Nature Diary, 26th June: Bashing Bracken

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If a traditional English oak woodland in Spring is nature inviting you to a party, hosted in a well lavished and bright house adorned with flowery buntings of bluebells and stitchworts, with a calming background of melodious birdsong as she casually asks you how you’ve fared over winter, Summer is very much the lingering trailing end when most are too drunk to function. It’s already peaked, and a mess of bracken has sprung up in place of the flowers, greedy to snatch up what little sunlight is left now the leaves are fully immersed out and darkening the canopy. Until the break of Autumn (which I suppose in this metaphor is the DJ playing ‘Closing Time’ by Semisonic as the lights come on and people clear out in search of kebabs), this will remain the status quo in my local woodland back ‘home-home’ in Hampshire.

I’ve not been here since the Easter break, when the party first got going, and since no one else seems to walk in these woods anymore – even the local kids in the street don’t bother playing here, a stark contrast to my upbringing here only ten years ago – the paths have been swamped by bracken. In the open gap between the newer, sweet chestnut coppice and alder/birch woodland dominated half of the wood, and the much more ancient hazel and oak side to the South, there is barely a patch of the ground spared by the plant. I don’t have anything against it per se, but since we wiped out Britain’s only animal capable of consuming it in enough quantity to make an impact (the wild boar), it invades our shrub layer with no survivors.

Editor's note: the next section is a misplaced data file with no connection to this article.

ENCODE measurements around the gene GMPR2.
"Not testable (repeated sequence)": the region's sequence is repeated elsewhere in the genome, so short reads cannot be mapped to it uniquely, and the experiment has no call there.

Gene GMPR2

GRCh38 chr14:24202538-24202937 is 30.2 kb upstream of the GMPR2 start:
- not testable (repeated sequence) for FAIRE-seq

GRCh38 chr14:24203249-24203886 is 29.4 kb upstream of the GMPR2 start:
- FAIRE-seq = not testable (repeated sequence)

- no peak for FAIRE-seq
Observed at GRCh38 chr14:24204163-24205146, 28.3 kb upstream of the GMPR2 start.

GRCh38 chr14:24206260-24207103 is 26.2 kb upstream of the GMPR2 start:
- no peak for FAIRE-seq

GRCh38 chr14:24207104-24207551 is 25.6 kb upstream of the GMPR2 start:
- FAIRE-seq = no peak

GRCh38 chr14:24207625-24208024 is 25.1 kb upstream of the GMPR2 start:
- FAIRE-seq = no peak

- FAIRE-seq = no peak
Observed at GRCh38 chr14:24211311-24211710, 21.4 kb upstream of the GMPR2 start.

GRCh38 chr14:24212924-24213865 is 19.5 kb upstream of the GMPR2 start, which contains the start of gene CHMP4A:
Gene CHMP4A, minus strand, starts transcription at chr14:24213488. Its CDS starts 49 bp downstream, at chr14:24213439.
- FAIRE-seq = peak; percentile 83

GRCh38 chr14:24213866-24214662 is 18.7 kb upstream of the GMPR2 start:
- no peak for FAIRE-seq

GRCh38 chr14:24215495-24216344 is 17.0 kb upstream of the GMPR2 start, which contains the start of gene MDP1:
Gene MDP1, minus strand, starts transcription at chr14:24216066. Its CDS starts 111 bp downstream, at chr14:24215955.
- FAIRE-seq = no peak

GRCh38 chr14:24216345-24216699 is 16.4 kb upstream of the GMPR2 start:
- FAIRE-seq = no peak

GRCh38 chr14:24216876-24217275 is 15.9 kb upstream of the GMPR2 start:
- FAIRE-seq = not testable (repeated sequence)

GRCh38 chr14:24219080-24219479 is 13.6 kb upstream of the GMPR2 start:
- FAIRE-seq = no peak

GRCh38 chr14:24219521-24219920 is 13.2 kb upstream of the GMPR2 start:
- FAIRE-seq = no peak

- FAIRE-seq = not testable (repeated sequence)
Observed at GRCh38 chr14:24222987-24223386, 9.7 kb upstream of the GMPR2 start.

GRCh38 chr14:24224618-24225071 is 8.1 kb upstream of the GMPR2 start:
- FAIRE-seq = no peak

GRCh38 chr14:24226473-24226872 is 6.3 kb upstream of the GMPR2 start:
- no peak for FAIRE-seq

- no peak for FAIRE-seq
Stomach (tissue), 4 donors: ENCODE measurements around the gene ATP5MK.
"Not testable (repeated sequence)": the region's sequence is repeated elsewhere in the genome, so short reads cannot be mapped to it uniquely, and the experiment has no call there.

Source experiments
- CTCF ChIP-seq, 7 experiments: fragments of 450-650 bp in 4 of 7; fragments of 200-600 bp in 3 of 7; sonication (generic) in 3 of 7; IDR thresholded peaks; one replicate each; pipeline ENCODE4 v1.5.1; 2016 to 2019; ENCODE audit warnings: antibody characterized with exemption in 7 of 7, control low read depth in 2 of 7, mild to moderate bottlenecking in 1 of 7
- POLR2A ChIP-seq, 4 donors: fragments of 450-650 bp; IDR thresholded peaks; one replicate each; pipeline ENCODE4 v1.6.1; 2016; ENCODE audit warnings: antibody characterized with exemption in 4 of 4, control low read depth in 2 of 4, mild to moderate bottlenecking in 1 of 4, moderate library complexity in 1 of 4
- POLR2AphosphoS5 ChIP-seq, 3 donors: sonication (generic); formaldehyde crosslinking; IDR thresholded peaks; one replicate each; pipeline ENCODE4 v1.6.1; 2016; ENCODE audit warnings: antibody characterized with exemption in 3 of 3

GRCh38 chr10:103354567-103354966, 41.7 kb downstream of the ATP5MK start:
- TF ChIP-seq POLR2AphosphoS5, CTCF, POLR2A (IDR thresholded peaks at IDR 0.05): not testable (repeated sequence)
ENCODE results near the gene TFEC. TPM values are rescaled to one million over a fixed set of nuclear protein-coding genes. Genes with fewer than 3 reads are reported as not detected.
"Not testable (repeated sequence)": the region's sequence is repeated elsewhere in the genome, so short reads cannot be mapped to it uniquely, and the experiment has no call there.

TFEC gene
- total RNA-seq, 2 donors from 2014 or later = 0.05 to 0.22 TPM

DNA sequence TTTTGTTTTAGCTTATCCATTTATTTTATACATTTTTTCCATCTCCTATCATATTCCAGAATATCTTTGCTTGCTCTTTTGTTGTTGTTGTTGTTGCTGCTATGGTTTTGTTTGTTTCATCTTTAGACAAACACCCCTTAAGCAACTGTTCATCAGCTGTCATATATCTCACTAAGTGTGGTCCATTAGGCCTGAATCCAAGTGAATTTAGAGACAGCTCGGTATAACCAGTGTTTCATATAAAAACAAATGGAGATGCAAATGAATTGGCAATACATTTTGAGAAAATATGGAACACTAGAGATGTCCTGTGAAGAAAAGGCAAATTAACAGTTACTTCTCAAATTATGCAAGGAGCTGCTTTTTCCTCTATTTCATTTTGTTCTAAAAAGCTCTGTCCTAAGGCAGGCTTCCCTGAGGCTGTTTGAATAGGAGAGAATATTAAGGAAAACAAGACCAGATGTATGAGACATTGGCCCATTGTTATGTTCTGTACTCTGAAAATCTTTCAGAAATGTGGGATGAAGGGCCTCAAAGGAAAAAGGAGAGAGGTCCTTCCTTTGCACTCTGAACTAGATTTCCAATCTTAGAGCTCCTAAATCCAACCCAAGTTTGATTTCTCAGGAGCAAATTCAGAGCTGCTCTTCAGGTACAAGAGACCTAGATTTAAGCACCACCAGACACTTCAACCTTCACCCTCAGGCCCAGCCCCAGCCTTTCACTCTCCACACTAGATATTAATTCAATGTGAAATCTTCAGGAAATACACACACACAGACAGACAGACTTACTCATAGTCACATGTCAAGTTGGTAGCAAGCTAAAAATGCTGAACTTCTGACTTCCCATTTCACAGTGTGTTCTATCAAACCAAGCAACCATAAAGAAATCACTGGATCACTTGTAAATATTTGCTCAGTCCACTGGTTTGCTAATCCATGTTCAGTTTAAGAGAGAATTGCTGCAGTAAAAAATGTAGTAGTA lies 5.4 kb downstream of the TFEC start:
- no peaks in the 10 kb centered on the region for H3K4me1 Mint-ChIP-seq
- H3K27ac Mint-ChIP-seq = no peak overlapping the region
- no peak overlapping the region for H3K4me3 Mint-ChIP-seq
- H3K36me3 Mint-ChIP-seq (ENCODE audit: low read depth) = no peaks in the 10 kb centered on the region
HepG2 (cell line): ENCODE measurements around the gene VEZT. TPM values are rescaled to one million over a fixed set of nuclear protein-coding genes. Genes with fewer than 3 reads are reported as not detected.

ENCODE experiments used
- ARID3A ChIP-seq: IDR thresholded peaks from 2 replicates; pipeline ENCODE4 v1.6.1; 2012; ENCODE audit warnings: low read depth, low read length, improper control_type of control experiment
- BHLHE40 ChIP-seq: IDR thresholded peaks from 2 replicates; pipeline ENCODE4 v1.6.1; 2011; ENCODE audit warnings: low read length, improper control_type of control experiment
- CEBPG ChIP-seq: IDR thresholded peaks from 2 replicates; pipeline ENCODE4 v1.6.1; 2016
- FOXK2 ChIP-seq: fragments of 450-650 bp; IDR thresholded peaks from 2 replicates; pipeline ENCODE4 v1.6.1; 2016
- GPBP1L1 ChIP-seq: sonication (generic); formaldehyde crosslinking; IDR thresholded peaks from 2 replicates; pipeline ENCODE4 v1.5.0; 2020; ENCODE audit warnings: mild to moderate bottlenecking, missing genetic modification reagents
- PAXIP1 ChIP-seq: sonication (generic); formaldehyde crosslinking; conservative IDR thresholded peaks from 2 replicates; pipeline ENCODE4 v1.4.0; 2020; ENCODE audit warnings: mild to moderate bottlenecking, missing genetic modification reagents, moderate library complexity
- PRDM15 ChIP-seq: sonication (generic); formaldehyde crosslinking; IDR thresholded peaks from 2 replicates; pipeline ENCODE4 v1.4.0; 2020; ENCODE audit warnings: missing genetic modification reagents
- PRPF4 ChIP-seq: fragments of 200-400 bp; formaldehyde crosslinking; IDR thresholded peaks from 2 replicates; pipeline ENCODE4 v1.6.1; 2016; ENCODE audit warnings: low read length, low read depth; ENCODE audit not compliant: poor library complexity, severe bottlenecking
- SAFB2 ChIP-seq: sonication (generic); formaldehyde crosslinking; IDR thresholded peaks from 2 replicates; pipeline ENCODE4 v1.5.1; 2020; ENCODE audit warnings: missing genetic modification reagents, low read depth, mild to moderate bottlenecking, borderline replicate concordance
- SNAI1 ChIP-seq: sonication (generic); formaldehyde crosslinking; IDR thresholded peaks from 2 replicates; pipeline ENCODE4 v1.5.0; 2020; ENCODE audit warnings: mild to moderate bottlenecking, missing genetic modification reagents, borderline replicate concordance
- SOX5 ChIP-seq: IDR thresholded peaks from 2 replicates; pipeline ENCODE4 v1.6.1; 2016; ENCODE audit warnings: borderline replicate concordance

Picking up a sturdy old hazel branch from the ground, I turn it into an improvised machete and begin hacking away a fresh trail between the two portions of woodland. The smell that emanates from the cut bracken is one that instantly transports your mind back to halcyon Summer days of childhood in this very place. We could be doing the same practice as I was today, beating new paths to explore new depths of the wood, which seemed gargantuan in scale in those days (in reality it’s a rather petite 17 acres); or pulling out the leaves in great bunches, our hands green and sticky from ‘bracken juice’ and that brilliant scent, like cut grass but mingled with the Earthy, forest-floor aromas of the wood itself to remind you of its wildness, would stick around well until we’d gone back home for dinner to remind us where we really belonged.

Within 15 minutes or so, this year’s path through the middle has been sculpted. The bumblebees and speckled woods already flitter in to bask themselves on the newly created sun bed, while I dust myself down for ticks (as hindsight has told me, I wasn’t successful in clearing all of them off). These ‘rides’, even if this one is small in scale, are frequently utilised by the former, while larger animals such as deer and badgers will be likely to utilise this newly created open space to save the effort of pushing through vegetation, in turn playing victim to the aforementioned ticks. Yet I suspect I’ll be the only human they’ll snack on reguarly this Summer, or at all – I doubt whether anyone else will be utilising the new path. Nice in a way; but I think I’d be happier knowing the new generation growing up in this wonderful setting for my childhood were out getting bracken juice all over their hands as well.

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